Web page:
Surrounded by palm trees inside the glowing steampunk UFO of the Garfield Park Conservatory, a woman who made her glockenspiel out of a series of hardware store plumbing pipes explained the rules to me.
I was going to write the symphony.
I had been wandering among the coconuts in the west side greenhouse’s Palm House for maybe 15 minutes before the plumbing pipe percussionist explained the “piece,” Occupy Orchestra 無量園 Infinity Garden by Seattle-based composer Byron Au Yong, had been going the whole time.
I was supposed to have filled out the instructions on the 11×17 sheet I had been handed when I walked into the Jan. 9 concert, she said. I was supposed to have given it to the musicians named on the sheet, who would then improvise based on what I wrote and a few notations on the back of the sheet.
“We think it’s bizarre too, but this is fun,” a trombonist said after his — our — performance.
A guitar player can form a bar band with his buddies while waiting for the big break. A singer-songwriter can singer-songwrite to her heart’s content.
But artists in Chicago whose muse calls for 40-piece ensemble with strings, woodwinds and conductors are left to twiddle their perfectly timed thumbs until the 18th chair of the Somewhereville Philharmonic starts thinking about retirement.
That was until the Chicago Composers Orchestra, a group I’ll be writing about all this week.
The founders, who I sit down with for a beer in this Friday’s story, set the CCO up as a place for young musicians to perform the work that moves them. It’s all volunteer. Most of the musicians are in their 20s. They only perform works by living composers.
It’s a garage band philharmonic. A DIY orchestra, down to the original compositions, the non-traditional venues and the occasional handmade glockenspiel.
“Yeah, they make a really cool sound,” the woman said of her hardware store pipes, all with the price tags still attached.
In the Palm House, my 11×17 sheet told me to pick three words to give a trumpet, trombone or tuba.
“Choose one word from each column to make a three-word phrase. Example: Midnight snowflakes flicker. You can also create your own phrase based on the structure Time Place Action, for example, ‘Peaceful encampment assembles.’”
I picked “Towers” from a list of places that included branches, clouds, doorways and icicles and “Awaken” from actions like burn, circle, whisper and voyage. In honor of this project, I took “Afternoon” from a list of times that included cosmic, dawn, eternal and grandmother.
Grandmother is a time. The trombonist told me to find a trumpet.
As I wandered among the musicians and plants, I noticed how many people were capturing the moment. Photographers, mostly. Professional, a lot of them, with sacks and bags and oversized equipment sometimes with the labels of whatever storeroom or newspaper, magazine checkout space they borrowed the damn thing from.
There were a lot of the individual cell phone camera types who can’t look at the world without recording it. Even me, with my little dictaphone, the little Olympus that’s lasted five years and sixty dollars.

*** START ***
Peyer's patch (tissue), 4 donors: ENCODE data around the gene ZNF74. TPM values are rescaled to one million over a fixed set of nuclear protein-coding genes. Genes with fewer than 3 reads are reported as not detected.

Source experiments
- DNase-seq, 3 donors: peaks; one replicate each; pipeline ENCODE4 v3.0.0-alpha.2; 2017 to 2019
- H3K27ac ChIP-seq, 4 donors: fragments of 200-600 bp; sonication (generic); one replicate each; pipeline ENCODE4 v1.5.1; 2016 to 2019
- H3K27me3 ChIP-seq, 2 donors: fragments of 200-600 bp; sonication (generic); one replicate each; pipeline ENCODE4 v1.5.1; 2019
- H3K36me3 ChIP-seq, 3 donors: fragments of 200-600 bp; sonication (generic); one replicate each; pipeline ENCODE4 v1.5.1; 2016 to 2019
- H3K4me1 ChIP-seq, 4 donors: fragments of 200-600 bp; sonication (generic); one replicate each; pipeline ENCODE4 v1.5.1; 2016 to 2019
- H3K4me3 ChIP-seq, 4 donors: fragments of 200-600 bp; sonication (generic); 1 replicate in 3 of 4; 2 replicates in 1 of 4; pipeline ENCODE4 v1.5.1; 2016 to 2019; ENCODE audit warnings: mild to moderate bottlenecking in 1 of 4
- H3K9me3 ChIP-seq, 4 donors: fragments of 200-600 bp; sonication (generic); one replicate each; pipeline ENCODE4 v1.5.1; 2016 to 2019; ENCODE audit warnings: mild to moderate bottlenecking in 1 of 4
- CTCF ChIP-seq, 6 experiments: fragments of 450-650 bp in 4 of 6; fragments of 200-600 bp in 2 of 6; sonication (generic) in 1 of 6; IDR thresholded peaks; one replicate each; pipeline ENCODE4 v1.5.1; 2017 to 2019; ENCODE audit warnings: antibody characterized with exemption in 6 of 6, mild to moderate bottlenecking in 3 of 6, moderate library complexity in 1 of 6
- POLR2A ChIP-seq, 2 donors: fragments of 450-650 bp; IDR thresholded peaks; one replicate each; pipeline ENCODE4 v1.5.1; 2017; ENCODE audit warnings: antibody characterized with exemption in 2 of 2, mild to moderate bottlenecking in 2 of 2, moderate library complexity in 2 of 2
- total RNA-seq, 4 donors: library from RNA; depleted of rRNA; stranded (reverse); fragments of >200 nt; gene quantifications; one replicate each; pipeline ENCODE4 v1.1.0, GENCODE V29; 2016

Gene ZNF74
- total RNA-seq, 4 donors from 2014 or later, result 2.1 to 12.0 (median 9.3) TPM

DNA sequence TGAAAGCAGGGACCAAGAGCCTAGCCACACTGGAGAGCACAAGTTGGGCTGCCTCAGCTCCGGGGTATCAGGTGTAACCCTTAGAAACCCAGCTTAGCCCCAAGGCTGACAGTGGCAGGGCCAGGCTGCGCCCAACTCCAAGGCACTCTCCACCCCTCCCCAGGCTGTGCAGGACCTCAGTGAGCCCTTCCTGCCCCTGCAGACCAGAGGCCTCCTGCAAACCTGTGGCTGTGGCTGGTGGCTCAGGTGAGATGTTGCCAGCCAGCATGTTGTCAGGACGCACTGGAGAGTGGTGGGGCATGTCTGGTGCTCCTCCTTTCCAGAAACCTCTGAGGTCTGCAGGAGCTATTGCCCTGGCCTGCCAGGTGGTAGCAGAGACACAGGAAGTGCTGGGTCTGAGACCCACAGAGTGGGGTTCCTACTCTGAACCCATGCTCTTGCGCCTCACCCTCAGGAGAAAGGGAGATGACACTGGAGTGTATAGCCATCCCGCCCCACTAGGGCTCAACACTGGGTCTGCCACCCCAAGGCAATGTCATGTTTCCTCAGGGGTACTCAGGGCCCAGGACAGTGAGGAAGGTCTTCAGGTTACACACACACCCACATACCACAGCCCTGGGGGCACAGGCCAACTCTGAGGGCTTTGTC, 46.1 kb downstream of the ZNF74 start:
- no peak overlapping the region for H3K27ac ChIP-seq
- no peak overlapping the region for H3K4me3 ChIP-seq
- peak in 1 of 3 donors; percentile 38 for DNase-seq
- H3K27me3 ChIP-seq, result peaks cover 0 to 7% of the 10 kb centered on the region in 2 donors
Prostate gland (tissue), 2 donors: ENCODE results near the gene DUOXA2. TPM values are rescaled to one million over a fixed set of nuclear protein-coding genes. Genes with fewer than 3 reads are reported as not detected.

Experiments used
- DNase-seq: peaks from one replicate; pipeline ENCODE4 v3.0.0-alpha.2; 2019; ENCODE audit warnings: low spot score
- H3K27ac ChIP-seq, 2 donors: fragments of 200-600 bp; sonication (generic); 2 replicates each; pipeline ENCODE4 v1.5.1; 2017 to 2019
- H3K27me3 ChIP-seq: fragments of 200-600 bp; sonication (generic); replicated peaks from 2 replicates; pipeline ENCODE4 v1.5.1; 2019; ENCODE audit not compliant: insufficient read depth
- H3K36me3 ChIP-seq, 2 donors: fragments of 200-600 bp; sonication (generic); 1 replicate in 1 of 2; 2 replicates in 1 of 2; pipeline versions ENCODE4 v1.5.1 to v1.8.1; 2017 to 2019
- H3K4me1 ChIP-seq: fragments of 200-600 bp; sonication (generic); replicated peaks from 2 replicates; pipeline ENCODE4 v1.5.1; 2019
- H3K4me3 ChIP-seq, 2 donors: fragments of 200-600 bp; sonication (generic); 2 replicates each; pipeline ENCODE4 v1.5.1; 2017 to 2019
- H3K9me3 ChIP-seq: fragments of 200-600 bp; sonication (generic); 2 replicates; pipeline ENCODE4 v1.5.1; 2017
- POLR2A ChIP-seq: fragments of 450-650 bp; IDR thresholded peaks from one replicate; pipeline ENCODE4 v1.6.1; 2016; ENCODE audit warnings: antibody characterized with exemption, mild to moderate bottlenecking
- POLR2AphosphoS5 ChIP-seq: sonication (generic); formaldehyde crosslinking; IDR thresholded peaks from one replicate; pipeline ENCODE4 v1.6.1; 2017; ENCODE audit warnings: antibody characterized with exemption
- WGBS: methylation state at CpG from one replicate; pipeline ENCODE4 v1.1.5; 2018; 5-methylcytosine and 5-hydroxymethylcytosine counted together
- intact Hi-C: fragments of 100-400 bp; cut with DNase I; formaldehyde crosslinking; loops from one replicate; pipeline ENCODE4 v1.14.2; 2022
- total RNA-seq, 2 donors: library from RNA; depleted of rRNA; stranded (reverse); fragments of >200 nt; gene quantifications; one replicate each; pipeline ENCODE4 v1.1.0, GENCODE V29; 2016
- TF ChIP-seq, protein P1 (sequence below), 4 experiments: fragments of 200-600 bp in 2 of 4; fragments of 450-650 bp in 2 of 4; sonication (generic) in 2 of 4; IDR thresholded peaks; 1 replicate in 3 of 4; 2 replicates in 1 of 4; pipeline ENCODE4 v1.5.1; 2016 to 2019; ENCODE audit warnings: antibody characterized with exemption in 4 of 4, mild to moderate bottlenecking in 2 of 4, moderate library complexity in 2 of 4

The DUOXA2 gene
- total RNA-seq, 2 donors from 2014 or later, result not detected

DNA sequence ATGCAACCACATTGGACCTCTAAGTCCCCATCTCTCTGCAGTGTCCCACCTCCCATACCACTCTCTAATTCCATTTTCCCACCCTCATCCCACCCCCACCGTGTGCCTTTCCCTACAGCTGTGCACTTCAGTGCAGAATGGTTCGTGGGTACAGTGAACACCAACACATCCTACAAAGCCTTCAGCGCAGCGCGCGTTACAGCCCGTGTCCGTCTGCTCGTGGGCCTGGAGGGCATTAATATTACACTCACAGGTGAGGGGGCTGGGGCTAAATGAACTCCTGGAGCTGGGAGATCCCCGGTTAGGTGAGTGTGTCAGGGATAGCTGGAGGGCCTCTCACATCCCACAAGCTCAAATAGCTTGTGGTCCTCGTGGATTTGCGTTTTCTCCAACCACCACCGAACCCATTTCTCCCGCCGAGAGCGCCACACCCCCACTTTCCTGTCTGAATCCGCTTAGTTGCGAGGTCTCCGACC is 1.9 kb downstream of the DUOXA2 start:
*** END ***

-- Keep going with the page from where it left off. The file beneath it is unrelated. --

Maybe that’s what music is now. Performance has turned from an arrow to a circle.
We tell them what to write, we tell them how to play it, we record it and we do what we want with it. Chop it up, grind it, mix it, little bits and pieces that we’re inspiring in each other. The circle grows as the parts feed off each other. Maybe that’s what culture is. Maybe that’s what it always has been. Now it’s just shorter arcs — trills instead of symphonies. Now we feed back to each other in snippets the length of a YouTube video rather than in works it takes a night to perform and a lifetime to process.
Please Stay On Walk, a chalk sign on slate told me.
At some point a violinist who I saw earlier playing “Twinkle, Twinkle, Little Star” for a toddler in a stroller started an eerie, lone song whose lyrics were listed in the program.
“Finding power in our sound, we shall gather all around,” she sang again and again. “Finding power in our sound, we shall gather all around.”
She encouraged with motions and hand gestures for people to join along, but got few takers. An older woman with a master gardener program name tag joined. A mother tried to encourage her young daughter to join the song, but the child was pulling to see the pond down a half flight of stairs.
Most just listened to the violinist’s strange song.
Everyone moved into the Fern Room with the small waterfall for the second piece, Spring Song by orchestra co-founder Brian Baxter. It would be a work inspired by Mendelssohn’s Song Without Words, which the chief landscape architect of the Garfield Park Conservatory listed as his inspiration for the Fern Room, completed in 1908. The circle again.
It would be a piece in the round, with musicians lining the arcs of the path among the ferns and waterfalls. Circle again.
I asked a violinist if there was a set time this piece would begin.
“Yeah, you’ll hear four claps. They’re still setting up a bit.” she said. “It’ll make sense when this one starts.”
On Wednesday, come back to hear a story from the more traditional modern pieces. On Friday, meet the CCO’s co-founders.